As the head coach in Mexico in 1968, he oversaw Kenya’s first-ever gold medals when Naftali Temu and Kipchoge Keino won the 10,000 and 1,500 metres respectively.
Kenyan sports officials paid tribute to Mukora who died after a long illness on Thursday.
“Charles Mukora was one the founding pillars of the National Olympic Committee of Kenya, and his tenure saw Kenya firmly established in the global Olympic movement,” said current NOCK chairperson Paul Tergat.
Athletics Kenya president Jack Tuwei highlighted the many different facets of Mukora’s contribution.
“This is one individual who served Kenya in different capacities internationally and in a very diligent manner. Kenya has lost a dedicated sports leader and servant,” he said.
If Emmanuel Macron is hoping for some holiday respite from the anti-government protests which have rocked France, he might want to avoid the presidential retreat on the Mediterranean coast.
Around 40 “yellow vest” demonstrators on Thursday tried to storm the medieval fort of Bregancon that serves as Macron’s summer retreat before being turned back by police, the mayor of nearby Bormes-les-Mimosas, Francois Arizzi, told AFP on Friday.
“It’s madness. For people who want more democracy, they should start by respecting other people’s property,” Arizzi said, saying many of the protesters had tried to infiltrate the fort by crossing private land.
The yellow vest movement has morphed from anger over fuel taxes to a broad rebuke of Macron, accused by critics of neglecting the rising costs of living for many in rural and small-town France.
Bregancon generated some unwanted headlines last summer when it emerged Macron was installing a 34,000 euro ($39,000) swimming pool at the fort, which already has its own private beach.
In theory, the site is currently unoccupied, though the president has refused to disclose where Macron and his wife Brigitte are spending the holidays.
Press reports have said the president cancelled a planned Christmas skiing trip, possibly at his long-time destination of La Mongie in the Pyrenees, not far from where his grandmother lived while he was growing up.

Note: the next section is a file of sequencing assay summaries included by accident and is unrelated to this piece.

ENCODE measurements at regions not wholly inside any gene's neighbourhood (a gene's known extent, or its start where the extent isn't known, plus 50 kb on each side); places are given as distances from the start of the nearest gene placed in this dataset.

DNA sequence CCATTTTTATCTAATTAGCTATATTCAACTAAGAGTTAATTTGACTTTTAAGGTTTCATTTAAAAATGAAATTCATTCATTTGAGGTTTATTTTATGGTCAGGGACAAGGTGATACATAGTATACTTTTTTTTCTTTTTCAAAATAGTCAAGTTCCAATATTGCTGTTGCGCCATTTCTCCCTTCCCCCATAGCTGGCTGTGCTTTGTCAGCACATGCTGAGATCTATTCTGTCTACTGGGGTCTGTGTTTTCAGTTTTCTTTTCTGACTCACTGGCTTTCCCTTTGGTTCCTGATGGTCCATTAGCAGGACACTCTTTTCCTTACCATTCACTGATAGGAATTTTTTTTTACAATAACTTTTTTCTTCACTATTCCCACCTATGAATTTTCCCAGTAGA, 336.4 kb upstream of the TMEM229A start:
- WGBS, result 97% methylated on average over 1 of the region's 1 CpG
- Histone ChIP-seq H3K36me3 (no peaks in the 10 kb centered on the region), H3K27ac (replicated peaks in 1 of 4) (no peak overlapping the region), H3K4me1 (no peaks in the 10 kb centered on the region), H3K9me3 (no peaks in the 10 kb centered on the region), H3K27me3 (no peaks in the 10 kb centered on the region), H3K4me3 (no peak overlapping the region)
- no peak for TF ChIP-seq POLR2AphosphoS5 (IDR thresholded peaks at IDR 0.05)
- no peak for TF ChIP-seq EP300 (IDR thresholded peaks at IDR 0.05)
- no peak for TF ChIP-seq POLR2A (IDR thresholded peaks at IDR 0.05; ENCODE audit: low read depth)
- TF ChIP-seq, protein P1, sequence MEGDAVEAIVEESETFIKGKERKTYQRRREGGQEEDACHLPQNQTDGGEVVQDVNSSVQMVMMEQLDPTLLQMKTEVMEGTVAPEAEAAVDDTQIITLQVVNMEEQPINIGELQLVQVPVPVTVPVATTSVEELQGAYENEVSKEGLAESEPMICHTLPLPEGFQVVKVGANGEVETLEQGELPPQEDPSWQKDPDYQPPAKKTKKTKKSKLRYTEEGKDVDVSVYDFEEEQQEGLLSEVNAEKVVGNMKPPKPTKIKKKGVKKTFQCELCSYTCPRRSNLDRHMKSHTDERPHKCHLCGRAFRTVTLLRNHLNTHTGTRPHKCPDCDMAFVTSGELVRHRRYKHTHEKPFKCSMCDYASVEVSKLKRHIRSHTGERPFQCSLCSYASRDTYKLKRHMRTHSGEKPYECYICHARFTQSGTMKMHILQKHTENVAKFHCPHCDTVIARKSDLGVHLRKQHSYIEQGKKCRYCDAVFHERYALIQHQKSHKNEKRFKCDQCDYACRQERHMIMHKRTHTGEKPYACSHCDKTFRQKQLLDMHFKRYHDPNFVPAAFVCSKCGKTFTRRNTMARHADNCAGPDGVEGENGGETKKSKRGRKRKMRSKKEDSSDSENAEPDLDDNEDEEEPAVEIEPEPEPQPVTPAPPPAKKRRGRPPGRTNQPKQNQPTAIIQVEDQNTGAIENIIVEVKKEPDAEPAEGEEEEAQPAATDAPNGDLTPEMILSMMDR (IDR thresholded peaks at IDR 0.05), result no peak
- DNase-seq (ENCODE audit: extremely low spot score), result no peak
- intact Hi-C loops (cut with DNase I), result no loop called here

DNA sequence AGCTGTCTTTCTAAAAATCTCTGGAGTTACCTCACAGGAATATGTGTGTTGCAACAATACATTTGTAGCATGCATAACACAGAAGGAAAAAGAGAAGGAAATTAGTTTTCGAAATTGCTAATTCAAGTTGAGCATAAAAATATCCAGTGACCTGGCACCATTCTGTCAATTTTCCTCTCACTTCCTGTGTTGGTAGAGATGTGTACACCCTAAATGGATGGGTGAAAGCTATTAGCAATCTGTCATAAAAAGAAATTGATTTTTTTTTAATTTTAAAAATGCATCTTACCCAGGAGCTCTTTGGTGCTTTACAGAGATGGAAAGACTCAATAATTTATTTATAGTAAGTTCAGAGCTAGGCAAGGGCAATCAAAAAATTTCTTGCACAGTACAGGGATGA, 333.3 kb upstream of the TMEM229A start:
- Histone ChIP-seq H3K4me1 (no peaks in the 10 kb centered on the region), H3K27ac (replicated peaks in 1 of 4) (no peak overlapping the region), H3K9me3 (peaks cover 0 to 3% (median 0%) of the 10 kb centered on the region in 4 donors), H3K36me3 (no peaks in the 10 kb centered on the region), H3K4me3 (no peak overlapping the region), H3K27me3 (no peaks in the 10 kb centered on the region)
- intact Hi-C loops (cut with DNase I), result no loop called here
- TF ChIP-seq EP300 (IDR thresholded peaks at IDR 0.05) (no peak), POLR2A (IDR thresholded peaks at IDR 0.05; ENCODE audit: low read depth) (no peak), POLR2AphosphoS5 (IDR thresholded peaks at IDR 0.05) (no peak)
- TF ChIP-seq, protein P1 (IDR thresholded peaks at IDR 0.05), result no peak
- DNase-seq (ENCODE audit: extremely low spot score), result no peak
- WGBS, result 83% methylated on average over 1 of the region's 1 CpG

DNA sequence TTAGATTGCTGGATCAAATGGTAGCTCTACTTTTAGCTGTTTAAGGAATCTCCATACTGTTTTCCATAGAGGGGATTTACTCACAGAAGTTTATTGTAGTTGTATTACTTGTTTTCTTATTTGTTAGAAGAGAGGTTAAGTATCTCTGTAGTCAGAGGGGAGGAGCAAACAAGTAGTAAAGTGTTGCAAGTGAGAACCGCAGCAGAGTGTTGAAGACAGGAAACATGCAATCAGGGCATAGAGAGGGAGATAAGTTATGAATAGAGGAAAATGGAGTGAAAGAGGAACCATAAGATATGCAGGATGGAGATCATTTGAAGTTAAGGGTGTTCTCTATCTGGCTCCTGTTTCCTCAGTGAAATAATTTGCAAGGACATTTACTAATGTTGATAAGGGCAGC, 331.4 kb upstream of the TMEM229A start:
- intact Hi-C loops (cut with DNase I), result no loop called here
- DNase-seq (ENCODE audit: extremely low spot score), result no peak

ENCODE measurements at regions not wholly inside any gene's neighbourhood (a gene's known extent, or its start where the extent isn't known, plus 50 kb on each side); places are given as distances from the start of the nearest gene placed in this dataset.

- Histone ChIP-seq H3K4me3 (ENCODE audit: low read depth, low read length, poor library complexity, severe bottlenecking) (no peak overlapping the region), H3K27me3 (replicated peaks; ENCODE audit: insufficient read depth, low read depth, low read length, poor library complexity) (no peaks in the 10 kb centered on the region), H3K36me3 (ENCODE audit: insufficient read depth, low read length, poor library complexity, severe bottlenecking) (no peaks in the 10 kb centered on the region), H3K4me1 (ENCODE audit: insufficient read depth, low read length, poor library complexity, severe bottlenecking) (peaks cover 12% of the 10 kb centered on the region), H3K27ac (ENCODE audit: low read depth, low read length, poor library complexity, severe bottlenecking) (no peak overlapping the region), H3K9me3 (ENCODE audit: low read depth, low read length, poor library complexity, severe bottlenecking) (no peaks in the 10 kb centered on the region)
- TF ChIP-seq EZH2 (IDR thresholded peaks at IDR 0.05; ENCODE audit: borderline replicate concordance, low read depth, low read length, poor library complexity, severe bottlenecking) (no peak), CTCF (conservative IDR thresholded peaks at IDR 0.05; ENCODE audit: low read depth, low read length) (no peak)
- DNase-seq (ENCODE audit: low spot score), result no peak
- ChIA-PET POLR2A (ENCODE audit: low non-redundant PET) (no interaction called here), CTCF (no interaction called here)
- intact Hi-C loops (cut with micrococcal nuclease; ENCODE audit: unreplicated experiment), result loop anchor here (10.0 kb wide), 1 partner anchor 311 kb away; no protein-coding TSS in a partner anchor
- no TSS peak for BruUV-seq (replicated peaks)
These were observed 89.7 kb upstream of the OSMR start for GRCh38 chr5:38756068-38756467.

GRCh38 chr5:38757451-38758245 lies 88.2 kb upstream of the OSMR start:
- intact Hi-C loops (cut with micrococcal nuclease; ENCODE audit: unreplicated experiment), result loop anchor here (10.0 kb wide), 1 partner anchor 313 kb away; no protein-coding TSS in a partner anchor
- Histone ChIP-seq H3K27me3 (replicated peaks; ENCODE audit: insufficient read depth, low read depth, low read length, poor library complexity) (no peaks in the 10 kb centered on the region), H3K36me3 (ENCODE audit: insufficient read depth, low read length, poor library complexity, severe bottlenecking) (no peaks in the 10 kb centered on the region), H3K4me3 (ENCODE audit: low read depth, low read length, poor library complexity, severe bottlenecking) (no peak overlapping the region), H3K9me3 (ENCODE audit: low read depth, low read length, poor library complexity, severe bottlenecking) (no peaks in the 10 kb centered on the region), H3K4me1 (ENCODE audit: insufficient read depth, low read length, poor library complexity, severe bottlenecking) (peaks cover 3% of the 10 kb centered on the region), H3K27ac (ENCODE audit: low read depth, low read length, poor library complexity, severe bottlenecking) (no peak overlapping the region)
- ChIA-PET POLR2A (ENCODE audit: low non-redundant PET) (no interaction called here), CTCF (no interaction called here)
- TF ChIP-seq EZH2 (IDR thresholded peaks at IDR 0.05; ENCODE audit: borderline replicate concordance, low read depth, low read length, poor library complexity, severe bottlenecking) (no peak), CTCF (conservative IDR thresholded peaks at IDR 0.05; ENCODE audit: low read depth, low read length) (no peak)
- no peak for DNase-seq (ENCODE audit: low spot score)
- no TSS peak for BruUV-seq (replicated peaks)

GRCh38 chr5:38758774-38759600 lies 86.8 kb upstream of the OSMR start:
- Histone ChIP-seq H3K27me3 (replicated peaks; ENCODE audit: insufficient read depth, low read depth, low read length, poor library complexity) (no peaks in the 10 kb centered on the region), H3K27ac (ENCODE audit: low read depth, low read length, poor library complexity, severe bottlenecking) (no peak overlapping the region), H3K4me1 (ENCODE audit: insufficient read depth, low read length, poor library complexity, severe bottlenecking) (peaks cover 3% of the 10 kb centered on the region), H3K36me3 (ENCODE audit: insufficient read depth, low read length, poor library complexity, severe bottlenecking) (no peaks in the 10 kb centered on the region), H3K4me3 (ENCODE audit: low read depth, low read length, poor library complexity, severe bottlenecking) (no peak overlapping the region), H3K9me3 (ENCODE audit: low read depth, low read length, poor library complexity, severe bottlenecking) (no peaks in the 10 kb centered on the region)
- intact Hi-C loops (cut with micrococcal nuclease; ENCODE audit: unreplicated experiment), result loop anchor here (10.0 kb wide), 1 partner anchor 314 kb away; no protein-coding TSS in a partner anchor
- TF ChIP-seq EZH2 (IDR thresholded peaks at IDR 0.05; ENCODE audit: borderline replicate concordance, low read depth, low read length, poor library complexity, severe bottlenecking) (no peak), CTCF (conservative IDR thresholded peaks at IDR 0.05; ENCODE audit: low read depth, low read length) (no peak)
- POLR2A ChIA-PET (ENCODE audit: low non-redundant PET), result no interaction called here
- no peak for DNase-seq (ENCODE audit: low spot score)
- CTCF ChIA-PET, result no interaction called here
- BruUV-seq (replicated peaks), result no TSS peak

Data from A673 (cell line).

In Paris, where yellow vest protests have repeatedly descended into clashes with police in recent weeks, further demonstrations are planned on Saturday and New Year’s Eve.
Paris officials have decided to go ahead with the traditional New Year’s Eve fireworks display on the Champs-Elysees avenue — which usually attracts tens of thousands of people — despite the planned protest.
Paris police said in a statement Friday that strict security measures would be in place on the night, including bag and vehicle checks. Alcohol will be banned from the area.
Jeanne d’Hauteserre, mayor of the 8th district of Paris which includes the Champs-Elysees, told BFM television that at least 4,000 police and security forces would be on duty.
Yellow vest protesters “are welcome” to join the celebrations, she said.
Nearly 8,000 people are listed on Facebook as planning to attend the yellow vest New Year’s Eve demonstration, insisting it will be “festive and non-violent”.
British Foreign Secretary Jeremy Hunt on Friday criticised Donald Trump’s view of the world after the US president’s announcement of a withdrawal of American troops from the fight against the Islamic State group in Syria.
“President Trump makes a speciality of talking in very black and white terms about what’s happening in the world,” Hunt told BBC Radio 4’s Today programme.